Artist, writer, and suffragist, Christiana Herringham (Fig. 1) is primarily known as one of the founders of the National Art Collections Fund in 1903, along with the art writers Roger Fry, D. S. MacColl, and Claude Phillips, with the goal of acquiring works for the nation. Herringham had studied at the South Kensington School of Art and exhibited her early work at the Royal Academy. She married the physician Wilmot Herringham in 1880; they had two sons. In 1899 she published the first English translation of Cennino Cennini’s Il libro dell’arte with notes on medieval artistic materials and methods. The latter derived largely from her own scientific experiments to replicate the techniques and recipes of early Renaissance tempera (egg yolk mixed with pigment).

Fig. 1 

Christiana Herringham, c. 1906–11, photograph, Archives, Royal Holloway, University of London.

In 1901 she was one of a group of artists who exhibited ‘modern paintings’ in tempera at Leighton House, London, forming the Society of Painters in Tempera later that year. Society members exhibited again at the Carfax Gallery, London in 1905 and Herringham edited the Papers of the Society of Painters in Tempera, 1901–1907, which included her analysis of paintings in the collection of London’s National Gallery. The Burlington Magazine was founded in 1903 and she served on its consultative committee. She published regularly with the journal over the next decade on a range of topics that encompassed the market for old masters, Albrecht Dürer, the proposed restoration of the basilica of San Marco, Venice, and Persian carpets. A project to copy the ancient cave paintings at Ajanta, India was again related to her concern for artistic heritage. Her reproductions, produced with the assistance of the Nizam of Hyderabad and a team of art students, were published in a lavish volume in 1915.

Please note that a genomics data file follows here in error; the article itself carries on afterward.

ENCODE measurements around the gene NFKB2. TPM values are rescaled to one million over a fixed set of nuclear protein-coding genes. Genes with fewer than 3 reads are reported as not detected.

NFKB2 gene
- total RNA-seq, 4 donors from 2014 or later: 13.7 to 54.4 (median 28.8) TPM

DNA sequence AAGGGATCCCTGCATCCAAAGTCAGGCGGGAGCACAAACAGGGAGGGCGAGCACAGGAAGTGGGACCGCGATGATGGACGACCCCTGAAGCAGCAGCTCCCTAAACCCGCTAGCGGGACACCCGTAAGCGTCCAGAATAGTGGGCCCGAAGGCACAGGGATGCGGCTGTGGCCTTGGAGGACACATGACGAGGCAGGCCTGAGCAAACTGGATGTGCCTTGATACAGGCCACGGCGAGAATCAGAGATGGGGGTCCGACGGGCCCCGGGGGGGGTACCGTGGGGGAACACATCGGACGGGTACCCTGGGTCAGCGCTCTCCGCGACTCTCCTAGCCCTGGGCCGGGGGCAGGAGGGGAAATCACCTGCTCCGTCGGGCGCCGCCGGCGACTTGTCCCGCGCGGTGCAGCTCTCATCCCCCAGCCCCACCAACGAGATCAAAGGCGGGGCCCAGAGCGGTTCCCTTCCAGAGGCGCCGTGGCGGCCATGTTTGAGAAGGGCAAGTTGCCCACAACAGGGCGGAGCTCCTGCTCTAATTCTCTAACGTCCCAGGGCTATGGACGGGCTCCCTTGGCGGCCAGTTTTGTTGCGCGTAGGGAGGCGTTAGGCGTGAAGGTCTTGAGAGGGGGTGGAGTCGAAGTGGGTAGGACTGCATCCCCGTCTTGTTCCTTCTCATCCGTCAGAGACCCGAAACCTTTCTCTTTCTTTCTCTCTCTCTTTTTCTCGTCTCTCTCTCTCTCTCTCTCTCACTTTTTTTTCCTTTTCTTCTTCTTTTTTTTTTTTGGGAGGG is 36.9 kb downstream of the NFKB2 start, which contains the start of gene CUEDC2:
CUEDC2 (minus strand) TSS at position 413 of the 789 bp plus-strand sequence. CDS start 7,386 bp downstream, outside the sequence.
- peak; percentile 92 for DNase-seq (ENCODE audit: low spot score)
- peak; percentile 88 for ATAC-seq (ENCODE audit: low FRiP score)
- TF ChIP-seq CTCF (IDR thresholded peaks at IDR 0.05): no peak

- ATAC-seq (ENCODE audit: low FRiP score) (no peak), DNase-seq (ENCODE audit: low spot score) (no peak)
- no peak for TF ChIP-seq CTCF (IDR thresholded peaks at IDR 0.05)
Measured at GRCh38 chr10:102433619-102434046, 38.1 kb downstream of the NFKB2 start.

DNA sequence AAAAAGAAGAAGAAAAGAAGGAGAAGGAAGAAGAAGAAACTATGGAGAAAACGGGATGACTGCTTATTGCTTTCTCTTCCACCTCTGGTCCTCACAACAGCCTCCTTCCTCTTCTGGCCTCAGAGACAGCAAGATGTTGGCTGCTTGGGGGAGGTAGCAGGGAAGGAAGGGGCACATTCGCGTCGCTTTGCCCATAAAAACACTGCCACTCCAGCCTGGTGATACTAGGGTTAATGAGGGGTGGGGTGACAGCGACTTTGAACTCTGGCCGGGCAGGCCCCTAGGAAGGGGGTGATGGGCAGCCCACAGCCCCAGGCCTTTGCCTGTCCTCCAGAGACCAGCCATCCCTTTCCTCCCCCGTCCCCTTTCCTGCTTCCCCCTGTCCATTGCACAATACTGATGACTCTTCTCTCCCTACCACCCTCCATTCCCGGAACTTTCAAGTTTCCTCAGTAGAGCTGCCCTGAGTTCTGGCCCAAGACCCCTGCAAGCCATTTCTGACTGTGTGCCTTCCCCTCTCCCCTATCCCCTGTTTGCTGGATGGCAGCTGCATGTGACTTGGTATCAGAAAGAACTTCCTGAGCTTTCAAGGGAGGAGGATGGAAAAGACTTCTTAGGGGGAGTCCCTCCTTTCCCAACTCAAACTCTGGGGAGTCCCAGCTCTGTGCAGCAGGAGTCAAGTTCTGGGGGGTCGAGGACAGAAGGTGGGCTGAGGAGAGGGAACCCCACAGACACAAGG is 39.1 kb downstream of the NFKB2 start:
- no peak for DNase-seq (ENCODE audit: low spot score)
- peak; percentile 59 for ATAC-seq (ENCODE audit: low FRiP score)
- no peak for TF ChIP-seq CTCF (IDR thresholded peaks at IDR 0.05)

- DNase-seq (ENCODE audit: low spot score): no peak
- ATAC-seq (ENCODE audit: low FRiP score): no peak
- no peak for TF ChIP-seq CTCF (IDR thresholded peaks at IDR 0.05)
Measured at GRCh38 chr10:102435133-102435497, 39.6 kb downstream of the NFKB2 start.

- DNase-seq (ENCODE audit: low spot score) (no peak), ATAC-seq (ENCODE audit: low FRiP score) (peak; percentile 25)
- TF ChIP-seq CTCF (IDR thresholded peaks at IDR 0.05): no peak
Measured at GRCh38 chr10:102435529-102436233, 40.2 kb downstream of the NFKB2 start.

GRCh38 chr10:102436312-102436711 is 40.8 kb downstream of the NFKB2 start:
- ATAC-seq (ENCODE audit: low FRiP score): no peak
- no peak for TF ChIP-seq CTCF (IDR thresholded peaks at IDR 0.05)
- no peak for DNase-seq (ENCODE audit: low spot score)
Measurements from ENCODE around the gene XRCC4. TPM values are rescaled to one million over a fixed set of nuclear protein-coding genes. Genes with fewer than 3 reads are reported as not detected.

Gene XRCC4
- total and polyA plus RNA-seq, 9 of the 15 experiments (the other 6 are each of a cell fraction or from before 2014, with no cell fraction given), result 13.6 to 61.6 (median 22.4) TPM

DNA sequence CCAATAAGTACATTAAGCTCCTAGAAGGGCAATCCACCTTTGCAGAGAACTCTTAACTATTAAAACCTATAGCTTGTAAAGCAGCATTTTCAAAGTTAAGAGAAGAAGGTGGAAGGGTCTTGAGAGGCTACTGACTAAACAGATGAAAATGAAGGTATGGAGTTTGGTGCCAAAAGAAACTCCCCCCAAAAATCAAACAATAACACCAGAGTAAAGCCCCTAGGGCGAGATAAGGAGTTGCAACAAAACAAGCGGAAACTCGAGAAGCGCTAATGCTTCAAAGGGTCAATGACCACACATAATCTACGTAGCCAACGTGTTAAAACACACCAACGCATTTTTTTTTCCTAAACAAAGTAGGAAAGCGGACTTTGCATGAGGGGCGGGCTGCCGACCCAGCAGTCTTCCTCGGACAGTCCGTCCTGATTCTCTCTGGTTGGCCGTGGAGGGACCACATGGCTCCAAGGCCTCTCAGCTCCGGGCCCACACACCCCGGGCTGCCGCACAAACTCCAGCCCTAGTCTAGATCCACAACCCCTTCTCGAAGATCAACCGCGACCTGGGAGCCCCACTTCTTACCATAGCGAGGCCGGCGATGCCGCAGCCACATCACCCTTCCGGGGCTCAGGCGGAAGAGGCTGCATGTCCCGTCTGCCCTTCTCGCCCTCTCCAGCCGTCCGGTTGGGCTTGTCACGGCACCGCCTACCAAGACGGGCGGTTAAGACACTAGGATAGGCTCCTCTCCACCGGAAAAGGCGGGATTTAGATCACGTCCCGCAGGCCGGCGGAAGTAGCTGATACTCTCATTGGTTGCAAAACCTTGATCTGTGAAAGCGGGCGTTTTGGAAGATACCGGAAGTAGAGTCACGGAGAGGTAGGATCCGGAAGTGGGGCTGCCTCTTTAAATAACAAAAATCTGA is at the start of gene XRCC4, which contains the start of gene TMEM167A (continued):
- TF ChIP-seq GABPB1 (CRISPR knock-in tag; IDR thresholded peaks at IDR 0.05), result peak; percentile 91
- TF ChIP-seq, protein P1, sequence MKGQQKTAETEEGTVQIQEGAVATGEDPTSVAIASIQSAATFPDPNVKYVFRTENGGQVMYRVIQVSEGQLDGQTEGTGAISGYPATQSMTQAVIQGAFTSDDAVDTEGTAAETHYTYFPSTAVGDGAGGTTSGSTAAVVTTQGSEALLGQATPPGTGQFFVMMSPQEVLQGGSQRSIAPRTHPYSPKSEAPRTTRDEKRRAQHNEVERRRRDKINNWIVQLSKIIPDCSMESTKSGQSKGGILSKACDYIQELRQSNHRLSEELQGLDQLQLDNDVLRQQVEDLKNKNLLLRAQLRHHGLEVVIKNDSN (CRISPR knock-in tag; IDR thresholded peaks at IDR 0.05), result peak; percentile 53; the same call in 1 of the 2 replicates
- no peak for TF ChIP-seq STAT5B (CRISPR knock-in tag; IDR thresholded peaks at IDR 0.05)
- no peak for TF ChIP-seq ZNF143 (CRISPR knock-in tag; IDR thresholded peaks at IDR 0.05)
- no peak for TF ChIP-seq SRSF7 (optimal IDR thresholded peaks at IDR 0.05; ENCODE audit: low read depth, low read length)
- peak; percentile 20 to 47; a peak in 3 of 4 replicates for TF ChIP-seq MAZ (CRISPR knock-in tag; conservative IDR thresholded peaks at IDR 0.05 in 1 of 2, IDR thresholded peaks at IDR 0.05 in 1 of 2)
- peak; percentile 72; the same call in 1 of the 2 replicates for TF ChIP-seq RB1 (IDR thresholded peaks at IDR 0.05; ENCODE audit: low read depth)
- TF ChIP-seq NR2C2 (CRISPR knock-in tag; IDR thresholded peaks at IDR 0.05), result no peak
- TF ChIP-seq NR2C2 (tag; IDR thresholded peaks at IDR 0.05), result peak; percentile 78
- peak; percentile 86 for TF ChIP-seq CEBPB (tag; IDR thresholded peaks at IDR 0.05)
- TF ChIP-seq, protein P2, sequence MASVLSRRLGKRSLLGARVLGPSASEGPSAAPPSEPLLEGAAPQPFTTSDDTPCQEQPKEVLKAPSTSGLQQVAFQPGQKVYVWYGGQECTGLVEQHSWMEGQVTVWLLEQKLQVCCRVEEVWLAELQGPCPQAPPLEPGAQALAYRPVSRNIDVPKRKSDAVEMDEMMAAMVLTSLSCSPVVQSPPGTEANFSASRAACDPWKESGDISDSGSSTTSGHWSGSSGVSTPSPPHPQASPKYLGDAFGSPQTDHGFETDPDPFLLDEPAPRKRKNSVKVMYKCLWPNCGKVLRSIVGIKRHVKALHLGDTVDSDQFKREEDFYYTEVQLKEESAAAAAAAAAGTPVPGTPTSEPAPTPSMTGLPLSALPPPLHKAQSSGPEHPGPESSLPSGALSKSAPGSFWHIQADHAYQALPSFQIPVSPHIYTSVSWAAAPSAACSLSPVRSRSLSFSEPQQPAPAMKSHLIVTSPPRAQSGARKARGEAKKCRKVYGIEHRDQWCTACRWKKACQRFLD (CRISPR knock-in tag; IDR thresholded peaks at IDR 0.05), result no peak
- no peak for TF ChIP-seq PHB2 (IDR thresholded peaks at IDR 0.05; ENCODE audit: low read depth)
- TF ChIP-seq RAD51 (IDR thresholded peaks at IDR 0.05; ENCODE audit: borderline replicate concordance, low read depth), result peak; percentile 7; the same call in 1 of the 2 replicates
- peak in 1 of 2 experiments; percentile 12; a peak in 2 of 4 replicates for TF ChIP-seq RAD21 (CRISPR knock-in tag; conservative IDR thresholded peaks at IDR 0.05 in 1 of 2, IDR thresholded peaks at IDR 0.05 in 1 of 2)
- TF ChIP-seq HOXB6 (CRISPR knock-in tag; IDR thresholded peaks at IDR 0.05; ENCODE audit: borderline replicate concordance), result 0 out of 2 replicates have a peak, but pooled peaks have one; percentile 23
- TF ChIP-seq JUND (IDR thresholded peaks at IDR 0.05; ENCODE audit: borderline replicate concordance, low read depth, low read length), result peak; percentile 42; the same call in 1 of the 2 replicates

Herringham was an early supporter of women’s suffrage and gave financial support to suffrage activities and publications. She was, for instance, involved in the production of banners for mass demonstrations and in 1908 she represented the Artists’ Suffrage League on the National Union of Women’s Suffrage Societies.

Her career was cut short by ill health and she lived in private nursing homes for the last fifteen years of her life.